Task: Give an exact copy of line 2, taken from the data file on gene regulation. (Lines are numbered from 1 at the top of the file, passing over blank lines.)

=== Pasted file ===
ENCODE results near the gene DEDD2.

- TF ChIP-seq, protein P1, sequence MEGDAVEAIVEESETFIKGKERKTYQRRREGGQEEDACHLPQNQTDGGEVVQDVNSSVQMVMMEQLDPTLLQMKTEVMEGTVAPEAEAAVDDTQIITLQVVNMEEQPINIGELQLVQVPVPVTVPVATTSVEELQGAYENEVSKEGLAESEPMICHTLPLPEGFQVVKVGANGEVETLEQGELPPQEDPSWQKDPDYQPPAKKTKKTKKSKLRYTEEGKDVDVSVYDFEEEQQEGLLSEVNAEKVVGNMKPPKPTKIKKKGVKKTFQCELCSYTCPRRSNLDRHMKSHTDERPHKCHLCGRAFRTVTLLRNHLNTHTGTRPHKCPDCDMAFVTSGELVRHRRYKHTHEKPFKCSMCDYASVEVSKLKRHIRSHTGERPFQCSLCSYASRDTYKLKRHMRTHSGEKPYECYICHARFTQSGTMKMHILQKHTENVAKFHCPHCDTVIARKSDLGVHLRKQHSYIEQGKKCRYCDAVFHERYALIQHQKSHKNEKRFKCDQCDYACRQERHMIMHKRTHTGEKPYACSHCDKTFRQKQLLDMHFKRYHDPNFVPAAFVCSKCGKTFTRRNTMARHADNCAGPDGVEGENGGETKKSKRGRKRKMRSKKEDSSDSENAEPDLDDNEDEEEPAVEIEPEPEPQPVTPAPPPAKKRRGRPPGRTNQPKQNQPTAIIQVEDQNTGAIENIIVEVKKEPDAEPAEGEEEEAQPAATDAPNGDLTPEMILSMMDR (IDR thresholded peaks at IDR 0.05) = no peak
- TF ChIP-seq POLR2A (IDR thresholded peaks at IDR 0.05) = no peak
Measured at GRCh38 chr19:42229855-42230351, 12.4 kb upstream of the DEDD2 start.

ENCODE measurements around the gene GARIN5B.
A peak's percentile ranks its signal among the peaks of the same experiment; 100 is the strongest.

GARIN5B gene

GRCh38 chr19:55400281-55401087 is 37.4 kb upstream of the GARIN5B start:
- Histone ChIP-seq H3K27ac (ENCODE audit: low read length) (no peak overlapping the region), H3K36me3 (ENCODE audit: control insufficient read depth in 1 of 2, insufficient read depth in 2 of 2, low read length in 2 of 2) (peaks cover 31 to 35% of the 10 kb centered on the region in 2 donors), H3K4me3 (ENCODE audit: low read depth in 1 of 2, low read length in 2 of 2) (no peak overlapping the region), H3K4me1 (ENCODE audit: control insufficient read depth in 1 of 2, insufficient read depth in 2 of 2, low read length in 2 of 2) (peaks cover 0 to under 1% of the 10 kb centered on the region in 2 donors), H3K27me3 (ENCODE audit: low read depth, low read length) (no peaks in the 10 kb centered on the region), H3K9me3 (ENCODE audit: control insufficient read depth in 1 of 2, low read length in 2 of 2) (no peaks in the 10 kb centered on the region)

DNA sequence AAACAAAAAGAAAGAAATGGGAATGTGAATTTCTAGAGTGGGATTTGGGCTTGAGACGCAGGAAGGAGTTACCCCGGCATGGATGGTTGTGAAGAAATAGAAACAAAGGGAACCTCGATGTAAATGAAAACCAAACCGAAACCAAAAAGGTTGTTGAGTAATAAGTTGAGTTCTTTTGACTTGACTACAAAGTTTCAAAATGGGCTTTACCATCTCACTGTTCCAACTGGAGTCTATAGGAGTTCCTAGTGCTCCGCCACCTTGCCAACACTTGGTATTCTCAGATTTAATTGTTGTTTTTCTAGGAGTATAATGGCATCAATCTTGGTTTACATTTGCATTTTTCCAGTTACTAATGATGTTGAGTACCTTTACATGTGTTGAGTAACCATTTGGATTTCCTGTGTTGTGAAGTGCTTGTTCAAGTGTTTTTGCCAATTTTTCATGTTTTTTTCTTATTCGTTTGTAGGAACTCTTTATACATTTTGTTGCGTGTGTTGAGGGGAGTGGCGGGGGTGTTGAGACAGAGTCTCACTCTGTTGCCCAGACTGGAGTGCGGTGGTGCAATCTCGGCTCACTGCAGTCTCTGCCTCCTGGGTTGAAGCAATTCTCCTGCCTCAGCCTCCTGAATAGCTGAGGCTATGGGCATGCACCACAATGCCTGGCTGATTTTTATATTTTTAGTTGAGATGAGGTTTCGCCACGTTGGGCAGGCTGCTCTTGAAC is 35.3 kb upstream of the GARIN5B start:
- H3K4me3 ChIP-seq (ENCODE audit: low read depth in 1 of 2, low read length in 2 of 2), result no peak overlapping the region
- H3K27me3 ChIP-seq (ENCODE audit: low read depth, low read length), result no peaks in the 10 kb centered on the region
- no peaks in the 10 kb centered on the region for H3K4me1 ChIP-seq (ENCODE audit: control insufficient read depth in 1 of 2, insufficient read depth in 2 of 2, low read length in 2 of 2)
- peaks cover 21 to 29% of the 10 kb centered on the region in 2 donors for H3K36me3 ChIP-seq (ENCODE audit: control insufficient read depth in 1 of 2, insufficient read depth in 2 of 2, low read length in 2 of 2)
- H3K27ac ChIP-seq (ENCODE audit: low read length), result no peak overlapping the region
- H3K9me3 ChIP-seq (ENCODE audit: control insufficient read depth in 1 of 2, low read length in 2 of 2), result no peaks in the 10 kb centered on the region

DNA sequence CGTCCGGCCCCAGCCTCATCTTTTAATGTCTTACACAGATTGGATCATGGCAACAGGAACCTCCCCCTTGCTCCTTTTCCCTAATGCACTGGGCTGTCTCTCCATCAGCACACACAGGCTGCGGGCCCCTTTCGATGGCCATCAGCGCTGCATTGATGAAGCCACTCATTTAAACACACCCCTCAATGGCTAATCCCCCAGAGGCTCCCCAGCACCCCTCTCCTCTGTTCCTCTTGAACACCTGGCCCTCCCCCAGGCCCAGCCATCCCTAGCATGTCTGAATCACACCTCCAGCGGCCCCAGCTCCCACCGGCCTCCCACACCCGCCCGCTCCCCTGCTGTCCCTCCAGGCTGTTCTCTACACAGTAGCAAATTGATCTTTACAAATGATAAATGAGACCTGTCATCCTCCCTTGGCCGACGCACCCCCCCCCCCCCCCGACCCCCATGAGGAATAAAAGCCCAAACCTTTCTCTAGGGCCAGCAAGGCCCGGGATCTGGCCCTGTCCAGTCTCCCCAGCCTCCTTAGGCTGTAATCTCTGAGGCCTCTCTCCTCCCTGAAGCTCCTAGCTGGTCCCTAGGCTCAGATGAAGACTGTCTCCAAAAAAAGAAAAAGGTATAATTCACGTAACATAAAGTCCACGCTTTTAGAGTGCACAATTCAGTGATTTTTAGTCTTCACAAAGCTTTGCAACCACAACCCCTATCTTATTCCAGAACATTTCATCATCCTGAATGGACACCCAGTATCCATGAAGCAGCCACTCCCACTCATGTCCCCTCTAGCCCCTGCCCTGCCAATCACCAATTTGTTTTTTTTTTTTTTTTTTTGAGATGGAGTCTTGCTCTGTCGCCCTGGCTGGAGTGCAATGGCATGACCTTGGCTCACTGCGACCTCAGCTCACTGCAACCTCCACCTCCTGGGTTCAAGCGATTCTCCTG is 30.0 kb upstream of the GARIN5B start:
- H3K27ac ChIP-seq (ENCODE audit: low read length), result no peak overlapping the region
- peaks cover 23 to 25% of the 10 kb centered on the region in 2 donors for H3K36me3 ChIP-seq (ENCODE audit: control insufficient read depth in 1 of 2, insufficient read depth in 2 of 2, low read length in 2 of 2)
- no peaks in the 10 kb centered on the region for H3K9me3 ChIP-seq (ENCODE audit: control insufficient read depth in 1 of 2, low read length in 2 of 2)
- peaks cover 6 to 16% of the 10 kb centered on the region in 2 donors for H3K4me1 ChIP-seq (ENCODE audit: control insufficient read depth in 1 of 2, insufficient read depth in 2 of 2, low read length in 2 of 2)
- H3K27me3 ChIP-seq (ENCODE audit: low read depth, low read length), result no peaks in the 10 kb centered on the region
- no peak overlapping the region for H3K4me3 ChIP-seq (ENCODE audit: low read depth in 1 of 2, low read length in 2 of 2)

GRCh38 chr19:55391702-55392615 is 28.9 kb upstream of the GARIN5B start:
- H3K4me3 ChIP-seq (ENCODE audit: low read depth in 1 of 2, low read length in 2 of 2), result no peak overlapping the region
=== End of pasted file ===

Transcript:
- TF ChIP-seq, protein P1, sequence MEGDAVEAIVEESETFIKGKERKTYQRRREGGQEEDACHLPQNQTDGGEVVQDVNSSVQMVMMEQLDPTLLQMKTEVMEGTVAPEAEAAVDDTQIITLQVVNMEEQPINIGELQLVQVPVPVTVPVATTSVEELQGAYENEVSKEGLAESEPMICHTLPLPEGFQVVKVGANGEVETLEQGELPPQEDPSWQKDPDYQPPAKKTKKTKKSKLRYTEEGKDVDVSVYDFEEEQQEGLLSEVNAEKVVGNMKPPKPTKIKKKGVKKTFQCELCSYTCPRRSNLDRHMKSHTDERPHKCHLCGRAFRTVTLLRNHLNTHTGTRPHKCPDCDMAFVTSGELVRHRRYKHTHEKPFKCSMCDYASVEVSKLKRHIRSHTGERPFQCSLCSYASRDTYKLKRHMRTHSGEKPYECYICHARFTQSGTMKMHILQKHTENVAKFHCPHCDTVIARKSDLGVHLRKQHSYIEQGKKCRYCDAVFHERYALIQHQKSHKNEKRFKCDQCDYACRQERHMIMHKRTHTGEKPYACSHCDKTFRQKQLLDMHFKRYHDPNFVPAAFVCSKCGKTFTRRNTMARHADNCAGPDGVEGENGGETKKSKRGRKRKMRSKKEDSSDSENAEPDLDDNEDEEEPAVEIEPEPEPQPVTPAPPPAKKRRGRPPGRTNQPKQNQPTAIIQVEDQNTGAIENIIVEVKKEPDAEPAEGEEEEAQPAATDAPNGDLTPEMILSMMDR (IDR thresholded peaks at IDR 0.05) = no peak